I’ve been sidelined for 2 days with a persistent case of traveller’s trots. Symptoms started as we were leaving Istanbul, but became more pronounced yesterday, causing me to have to skip the boat tour that Jen blogged about here. Her photos of it are beautiful!
Onur’s parents insisted that I see a doctor this morning, so we drove to the next town (Kumluca, population ~33,000) where we met up with a couple that Ömer knows there, who escorted us to the hospital where the wife is a nurse. (How fortunate is that!). We went into the emergency room, where I was seen immediately by a young doctor who shooed Onur out of the room because she knew enough English to not require his translation services. After being checked over, I was given an “enjeksiyon” and 3 prescriptions, and was out the door 30 minutes and $23 later. Ömer’s friends then escorted us to the pharmacy, where we filled the 3 prescriptions for just over $5. I invite anyone who is concerned about “socialized medicine” to experience it first-hand in Turkey!
So, no other activities for me today, just R&R (rest & rehydration). We’ll probably spend one more day here in Çıralı before heading further up the coast to Fethiye, to make sure my digestive system is ready for about a 4-hour car trip.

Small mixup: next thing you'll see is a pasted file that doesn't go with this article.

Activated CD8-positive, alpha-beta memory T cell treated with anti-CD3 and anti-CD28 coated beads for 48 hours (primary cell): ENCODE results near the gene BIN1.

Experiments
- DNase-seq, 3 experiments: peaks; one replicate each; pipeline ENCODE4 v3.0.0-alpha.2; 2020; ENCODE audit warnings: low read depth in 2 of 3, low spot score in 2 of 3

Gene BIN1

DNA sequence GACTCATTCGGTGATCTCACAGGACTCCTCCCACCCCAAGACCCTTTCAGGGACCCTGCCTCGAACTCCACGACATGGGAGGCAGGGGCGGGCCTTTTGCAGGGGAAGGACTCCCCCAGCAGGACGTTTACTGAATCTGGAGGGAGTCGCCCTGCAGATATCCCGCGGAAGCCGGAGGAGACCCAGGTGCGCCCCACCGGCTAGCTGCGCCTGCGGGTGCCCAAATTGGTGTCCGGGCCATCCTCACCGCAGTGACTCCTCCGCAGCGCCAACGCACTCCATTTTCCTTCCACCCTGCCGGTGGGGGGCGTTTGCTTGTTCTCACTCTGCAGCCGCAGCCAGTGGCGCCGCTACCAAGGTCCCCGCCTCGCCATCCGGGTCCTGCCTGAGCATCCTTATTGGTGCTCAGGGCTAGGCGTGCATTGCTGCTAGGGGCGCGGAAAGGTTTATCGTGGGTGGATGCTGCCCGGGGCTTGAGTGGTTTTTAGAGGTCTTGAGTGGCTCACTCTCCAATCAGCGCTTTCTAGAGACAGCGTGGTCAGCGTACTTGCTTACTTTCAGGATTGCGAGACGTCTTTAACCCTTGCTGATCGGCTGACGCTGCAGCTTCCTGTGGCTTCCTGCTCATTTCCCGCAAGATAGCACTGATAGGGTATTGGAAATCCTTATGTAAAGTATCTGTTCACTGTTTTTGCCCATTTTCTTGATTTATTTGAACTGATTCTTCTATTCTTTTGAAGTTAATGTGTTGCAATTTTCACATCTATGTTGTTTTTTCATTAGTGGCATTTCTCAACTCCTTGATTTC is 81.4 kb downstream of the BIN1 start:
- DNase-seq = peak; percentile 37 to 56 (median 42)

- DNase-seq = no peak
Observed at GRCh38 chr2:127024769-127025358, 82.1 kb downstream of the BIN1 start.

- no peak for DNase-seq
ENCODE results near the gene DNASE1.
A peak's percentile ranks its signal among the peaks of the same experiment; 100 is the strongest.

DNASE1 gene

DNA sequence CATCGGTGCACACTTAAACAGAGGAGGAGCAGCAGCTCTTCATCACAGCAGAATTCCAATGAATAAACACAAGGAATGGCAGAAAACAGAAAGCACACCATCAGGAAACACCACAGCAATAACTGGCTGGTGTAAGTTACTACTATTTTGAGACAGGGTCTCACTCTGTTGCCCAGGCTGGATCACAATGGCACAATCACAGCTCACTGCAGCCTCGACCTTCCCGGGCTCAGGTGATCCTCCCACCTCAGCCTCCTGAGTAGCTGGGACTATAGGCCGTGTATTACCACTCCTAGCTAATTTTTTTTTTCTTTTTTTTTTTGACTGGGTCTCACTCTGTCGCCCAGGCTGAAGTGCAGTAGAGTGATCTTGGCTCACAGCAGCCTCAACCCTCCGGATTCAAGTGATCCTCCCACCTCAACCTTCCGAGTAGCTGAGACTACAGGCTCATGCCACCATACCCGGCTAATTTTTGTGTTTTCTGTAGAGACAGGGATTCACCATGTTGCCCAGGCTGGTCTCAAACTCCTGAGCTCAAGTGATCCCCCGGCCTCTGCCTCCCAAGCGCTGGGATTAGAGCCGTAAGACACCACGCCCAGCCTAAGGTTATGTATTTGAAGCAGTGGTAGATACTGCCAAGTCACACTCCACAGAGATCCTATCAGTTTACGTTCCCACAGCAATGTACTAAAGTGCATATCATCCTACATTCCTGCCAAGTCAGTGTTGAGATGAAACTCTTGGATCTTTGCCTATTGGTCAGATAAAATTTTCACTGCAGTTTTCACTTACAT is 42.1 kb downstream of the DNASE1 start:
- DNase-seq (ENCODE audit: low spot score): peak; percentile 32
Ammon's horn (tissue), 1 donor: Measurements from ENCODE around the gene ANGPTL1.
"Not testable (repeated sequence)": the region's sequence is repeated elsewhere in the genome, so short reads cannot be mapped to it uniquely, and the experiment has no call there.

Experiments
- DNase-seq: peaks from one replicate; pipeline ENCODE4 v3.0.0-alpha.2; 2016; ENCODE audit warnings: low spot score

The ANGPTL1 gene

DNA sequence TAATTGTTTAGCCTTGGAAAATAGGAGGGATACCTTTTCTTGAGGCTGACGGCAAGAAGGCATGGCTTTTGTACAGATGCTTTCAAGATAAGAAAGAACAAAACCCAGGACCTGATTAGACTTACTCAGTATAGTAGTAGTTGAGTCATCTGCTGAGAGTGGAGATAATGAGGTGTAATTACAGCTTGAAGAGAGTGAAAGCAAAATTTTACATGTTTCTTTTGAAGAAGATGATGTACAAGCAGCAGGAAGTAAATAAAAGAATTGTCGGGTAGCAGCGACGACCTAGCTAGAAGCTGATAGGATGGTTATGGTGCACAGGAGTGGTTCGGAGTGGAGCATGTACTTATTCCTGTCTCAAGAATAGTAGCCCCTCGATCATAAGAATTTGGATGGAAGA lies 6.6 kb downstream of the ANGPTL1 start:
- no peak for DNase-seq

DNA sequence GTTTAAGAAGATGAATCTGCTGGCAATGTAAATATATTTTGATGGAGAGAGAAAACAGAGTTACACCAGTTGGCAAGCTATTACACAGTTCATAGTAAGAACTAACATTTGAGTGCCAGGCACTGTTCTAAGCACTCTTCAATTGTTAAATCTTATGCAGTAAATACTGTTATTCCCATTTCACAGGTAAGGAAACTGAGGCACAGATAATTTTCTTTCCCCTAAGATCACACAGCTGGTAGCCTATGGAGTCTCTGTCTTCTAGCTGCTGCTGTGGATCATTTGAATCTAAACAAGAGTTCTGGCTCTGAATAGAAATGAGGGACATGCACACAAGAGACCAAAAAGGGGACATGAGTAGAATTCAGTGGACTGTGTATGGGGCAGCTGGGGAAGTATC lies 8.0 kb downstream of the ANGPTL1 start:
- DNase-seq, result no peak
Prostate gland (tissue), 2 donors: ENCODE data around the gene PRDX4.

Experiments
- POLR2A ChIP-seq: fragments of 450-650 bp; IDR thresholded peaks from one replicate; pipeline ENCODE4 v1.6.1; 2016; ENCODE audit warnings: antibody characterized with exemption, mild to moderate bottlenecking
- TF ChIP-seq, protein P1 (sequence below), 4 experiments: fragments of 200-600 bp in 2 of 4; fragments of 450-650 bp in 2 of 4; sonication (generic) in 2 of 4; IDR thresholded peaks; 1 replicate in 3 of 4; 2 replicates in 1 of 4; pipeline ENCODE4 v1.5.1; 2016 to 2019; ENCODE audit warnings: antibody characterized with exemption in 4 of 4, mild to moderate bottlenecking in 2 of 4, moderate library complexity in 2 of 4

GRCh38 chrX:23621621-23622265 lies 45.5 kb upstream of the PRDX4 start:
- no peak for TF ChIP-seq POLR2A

One interaction at the hospital gave me some insight into Turkish culture. As we were checking in, the receptionist asked for my name, my birthday, and the names of my parents. Since both of my parents are deceased, I asked Onur why they were asking for this information. Onur explained that in Turkey, your identity is established by your parents. (This fits with the very strong family ties and respect for parents that I’ve seen here.)
In addition to the resident dogs, cats and chickens here, we saw a hedgehog yesterday evening — a first for me (no photo, but Jen got one).
Here’s a shot of beautiful downtown Çıralı at 8:00 this morning:
Ömer tells me that at night, it’s quite lively; maybe we’ll walk over this evening to check it out.
This kitty has been very willing to keep me company:
…and here’s just one member of the resident flock that works tirelessly to manage the insect population and clean up food dropped on the ground:
It’s fun to watch all of the animals interact. The chickens are pretty clearly in charge, followed by the cats, and finally the dogs.